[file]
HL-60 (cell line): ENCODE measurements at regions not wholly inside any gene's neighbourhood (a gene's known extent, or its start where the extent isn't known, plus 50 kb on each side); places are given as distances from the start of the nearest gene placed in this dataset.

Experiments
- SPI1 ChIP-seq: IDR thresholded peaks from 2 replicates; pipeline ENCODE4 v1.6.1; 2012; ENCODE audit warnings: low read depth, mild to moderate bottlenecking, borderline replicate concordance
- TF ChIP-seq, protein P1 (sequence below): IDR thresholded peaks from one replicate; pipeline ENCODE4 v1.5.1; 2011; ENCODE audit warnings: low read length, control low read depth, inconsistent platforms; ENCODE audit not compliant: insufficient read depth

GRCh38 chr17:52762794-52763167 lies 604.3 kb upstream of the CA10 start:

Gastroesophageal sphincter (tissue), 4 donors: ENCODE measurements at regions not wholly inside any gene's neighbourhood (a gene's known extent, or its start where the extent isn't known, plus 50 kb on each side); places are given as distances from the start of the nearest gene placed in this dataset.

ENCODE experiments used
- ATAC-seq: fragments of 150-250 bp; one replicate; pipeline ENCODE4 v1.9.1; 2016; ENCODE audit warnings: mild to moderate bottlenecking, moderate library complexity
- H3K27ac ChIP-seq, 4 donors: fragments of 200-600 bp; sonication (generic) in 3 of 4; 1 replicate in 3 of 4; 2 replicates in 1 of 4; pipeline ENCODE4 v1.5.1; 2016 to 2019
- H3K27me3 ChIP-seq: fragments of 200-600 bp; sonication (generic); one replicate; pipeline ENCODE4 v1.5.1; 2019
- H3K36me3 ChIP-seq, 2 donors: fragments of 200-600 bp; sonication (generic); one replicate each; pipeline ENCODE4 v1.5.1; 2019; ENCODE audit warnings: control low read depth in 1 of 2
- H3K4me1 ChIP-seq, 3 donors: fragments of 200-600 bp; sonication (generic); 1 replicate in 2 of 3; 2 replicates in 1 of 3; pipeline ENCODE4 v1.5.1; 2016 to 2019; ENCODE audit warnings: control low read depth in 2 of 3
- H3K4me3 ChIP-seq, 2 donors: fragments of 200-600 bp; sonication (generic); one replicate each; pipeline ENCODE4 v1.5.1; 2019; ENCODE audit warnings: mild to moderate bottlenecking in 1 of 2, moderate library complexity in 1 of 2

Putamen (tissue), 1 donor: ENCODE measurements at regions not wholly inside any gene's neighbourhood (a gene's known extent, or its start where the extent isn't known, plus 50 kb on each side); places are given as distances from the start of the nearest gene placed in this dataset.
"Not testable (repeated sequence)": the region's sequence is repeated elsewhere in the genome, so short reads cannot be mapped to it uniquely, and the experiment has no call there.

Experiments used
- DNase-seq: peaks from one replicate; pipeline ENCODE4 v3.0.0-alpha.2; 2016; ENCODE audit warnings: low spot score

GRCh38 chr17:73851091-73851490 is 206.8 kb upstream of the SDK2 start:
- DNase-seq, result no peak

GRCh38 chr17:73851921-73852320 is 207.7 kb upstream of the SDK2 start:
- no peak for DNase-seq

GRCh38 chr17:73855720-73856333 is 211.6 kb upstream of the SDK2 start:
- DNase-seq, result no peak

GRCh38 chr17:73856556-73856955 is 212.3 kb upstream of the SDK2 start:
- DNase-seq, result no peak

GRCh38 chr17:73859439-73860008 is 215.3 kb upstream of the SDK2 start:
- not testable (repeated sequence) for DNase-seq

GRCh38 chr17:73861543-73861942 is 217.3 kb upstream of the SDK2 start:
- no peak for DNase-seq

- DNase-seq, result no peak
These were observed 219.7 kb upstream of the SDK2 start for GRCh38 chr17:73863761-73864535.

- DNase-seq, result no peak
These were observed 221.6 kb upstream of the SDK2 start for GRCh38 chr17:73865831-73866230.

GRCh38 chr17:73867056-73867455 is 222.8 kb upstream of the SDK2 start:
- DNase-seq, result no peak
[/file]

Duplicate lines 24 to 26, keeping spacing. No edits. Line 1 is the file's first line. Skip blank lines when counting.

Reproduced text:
GRCh38 chr17:73856556-73856955 is 212.3 kb upstream of the SDK2 start:
- DNase-seq, result no peak

GRCh38 chr17:73859439-73860008 is 215.3 kb upstream of the SDK2 start: